My reading has taken a big hit in the last few months. Infact, this entire year I have read just a few books. And hardly any in the genre and age group I write.

I plan to read atleast a few books before this year ends. That’s why I have borrowed the first four books from the library, so that I have to read them fast.

1.   The Time Traveller’s Wife by Audrey Niffenegger. I have heard so much about this book from many people. It’s on many agents wishlist. It has also been made into a movie.

2.    To Kill a Mockingbird by Harper Lee. I want to read this book again. I have read it a very long time back.

3.    I’ve Got Your Number by Sophie Kinsella. I have been hearing a lot about this author and her Shopaholic novels.

4.    Johnny Gone Down by Karan Bajaj. This book has been on my wishlist from ages. Thank God its small and I am sure I can finish it in a couple of days.

5.    Broken Branch Falls by Tara Tyler. I won this book on Tara's blog and Tara paid a small fortune to courier it to me (it reached me three days back). And luckily for me it’s a Middle Grade Novel. I am eager to read it. Ever since I had seen it on Tara’s blog I was intrigued by it.  

6.    5 to 1 by Holly Bodger. I won this book on Natalie Aguirre's blog Literary Rambles. Natalie is an angel in disguise. Infact, whenever she couriers a book to me, I feel extremely guilty about the money she spends to send the book to me. Natalie has raved about this book. I am super eager to read the book.

Which are the books you plan to read in the next few weeks? I would love to take a peep into your reading lists.

Friday, November 13, 2015

Handling contrary feedback without going mad

From the past few weeks I have been lurking on and off on a site where writers share their query experience, and information about which agents reply fast and what is the response time from the other agents. This is all a part of my research to make a list of agents for my current work-in-progress. I want to target those agents who rep my genre and who reply.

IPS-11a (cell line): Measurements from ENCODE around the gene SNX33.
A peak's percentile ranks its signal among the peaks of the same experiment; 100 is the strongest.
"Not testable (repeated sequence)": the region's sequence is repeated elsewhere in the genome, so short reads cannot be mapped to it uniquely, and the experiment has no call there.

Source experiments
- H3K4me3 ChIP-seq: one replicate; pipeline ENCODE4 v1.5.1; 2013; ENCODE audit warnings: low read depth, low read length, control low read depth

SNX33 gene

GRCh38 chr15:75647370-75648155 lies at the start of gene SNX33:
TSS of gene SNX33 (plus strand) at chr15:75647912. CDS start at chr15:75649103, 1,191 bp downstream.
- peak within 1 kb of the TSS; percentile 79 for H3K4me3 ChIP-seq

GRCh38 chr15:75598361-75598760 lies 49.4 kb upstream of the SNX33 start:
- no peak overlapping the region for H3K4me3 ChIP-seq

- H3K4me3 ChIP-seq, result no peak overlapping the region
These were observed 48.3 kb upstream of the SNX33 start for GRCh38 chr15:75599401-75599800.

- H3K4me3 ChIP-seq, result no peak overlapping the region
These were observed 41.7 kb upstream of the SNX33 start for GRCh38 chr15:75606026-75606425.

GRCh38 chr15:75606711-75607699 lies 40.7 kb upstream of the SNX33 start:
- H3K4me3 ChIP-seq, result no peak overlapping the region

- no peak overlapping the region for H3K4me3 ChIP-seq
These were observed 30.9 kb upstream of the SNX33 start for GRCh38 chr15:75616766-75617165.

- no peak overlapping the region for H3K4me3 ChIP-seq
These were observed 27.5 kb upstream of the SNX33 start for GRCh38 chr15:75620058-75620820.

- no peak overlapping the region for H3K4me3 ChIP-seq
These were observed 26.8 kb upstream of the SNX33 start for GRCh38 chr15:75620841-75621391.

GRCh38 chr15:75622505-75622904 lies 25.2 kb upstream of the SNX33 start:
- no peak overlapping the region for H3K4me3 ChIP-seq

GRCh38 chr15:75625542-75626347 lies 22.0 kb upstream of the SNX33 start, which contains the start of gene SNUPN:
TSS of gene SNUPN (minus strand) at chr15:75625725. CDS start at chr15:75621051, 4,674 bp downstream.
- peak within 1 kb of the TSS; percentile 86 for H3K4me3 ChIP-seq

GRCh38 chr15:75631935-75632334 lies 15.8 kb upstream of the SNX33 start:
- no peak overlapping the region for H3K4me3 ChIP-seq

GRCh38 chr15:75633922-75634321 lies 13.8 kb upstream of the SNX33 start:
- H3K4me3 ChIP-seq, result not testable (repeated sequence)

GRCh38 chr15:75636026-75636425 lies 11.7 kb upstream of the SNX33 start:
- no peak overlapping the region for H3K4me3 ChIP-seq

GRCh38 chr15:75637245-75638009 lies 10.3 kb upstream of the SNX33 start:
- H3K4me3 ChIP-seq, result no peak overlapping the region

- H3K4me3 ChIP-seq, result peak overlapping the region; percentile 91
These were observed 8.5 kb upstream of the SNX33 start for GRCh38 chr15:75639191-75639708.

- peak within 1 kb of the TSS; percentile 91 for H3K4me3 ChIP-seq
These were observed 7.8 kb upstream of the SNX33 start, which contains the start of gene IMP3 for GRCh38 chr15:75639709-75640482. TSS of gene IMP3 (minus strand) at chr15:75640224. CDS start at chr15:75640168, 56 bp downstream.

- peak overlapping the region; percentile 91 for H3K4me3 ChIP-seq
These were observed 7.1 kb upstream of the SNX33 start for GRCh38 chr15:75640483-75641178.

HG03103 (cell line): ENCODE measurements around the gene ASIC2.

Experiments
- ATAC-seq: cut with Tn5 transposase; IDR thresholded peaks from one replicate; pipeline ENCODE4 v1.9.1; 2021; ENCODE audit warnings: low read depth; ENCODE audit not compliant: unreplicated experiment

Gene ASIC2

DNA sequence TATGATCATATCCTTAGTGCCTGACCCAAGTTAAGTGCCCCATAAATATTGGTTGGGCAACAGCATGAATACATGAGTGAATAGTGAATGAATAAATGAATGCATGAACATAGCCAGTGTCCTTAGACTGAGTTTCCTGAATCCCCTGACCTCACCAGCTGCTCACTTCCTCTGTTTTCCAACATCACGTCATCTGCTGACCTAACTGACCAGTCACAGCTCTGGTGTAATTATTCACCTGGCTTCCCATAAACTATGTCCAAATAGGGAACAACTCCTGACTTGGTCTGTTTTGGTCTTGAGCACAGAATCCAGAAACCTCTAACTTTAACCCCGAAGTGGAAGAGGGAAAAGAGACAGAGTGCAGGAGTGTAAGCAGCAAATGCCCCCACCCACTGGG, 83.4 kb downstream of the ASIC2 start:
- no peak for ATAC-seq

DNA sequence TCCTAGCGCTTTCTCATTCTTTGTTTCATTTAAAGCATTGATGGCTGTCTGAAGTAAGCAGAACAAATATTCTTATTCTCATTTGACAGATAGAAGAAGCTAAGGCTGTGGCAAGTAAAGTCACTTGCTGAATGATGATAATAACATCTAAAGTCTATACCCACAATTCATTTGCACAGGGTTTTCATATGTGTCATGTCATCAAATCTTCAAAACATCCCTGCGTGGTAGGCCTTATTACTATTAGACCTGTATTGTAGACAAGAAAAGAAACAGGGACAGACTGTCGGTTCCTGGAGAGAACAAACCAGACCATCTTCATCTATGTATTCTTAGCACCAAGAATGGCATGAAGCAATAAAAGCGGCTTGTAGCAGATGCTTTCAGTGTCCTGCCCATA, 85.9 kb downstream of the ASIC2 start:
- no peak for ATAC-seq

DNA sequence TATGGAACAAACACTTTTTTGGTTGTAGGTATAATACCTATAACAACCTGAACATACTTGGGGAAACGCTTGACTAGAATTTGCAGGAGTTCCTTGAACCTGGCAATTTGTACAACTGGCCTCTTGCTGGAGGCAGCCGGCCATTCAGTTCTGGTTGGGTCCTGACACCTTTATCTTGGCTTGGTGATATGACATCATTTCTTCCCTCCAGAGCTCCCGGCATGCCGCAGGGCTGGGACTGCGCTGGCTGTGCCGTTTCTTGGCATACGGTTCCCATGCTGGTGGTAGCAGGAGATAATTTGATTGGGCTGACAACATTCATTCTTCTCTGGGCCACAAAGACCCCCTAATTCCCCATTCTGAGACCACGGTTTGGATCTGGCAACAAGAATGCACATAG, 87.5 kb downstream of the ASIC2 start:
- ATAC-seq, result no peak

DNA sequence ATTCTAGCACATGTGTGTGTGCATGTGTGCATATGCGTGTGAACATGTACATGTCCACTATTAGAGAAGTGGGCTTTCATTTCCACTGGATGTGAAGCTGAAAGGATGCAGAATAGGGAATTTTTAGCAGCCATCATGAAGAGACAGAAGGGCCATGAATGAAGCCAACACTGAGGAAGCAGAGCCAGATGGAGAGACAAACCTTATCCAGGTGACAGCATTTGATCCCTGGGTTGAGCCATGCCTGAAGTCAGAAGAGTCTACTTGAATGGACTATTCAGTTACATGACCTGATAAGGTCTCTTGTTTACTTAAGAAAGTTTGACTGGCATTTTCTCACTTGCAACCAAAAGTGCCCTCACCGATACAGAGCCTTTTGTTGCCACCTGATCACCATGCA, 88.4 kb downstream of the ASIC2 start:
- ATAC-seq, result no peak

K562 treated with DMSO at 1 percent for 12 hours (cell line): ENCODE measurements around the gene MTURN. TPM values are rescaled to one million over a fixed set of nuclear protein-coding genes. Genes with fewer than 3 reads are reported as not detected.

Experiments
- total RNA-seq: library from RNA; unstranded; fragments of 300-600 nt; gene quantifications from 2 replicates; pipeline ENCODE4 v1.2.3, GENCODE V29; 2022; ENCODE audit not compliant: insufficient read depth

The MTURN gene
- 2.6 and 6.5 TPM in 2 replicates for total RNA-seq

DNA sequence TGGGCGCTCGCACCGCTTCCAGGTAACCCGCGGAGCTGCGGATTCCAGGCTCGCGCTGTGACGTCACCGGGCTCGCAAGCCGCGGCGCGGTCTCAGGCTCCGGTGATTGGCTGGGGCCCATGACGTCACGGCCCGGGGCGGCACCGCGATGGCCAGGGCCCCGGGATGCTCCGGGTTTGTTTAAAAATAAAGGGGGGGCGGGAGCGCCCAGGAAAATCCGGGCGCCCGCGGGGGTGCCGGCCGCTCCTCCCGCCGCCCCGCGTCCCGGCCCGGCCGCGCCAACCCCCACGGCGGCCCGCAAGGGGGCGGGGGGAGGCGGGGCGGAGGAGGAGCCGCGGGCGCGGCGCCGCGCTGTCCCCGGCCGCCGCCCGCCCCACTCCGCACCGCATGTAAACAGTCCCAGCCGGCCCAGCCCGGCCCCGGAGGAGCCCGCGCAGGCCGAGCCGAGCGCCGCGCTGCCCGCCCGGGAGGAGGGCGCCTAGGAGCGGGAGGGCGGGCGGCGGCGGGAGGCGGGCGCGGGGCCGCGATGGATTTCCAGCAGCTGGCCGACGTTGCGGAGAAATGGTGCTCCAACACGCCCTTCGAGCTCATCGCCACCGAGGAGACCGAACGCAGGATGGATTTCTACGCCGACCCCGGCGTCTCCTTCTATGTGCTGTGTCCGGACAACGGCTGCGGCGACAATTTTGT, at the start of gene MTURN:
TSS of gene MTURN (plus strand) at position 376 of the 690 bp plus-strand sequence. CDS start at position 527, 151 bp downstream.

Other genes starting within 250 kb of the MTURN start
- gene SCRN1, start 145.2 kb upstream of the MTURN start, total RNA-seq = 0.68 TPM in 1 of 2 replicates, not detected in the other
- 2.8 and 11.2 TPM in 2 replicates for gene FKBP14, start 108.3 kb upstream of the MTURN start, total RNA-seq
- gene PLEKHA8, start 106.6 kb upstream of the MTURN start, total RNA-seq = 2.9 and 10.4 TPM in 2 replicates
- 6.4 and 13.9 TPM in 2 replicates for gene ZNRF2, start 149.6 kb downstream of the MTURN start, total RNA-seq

The writers (most of them don’t go by their own names, they either have an avatar or a funny sounding name with no pictures) share their query feedback. I have figured out that there is something called a form rejection which many agents send. Then there are agents who say that if we don’t reply within a certain period of time consider it a pass.

And then there are a few agents who personalize their rejections by mentioning “Dear so and so” and also mention the name of the manuscript and the main character and in a few sentences let the writer know what worked for them in the sample pages. I have only admiration for such agents who take the time and effort to give suggestions.

It’s this point that has me reading wide-eyed. Every manuscript amasses a wide range of feedback, each bit contrary with what another has said.

If we writers were to follow every bit of advice, then I think we would be having atleast half a dozen drafts of each of our manuscripts. I wonder how those writers cope with so much contrary feedback. If one agent has liked the setting, the other one says “I wasn’t taken in by the voice,” then the third one says “I didn’t feel a connection with the main character” and the fourth one says “I didn’t fall in love with the story.”

OMG, I went nuts reading all the suggestions and advice. I am wondering whether I can handle all this. I am seriously rethinking whether I even want to put myself through all this. Rejections are bad enough, but when it comes with an avalanche of feedback that can put a writer in a puddle of confusion, its scary. At the back of my mind there are doubts about how much is true and how much is because a disgruntled writer cannot accept rejection?

I am curious how my writing buddies have handled this. How did you go about revising your manuscripts when it came with a string of suggestions, each bit clashing with the next?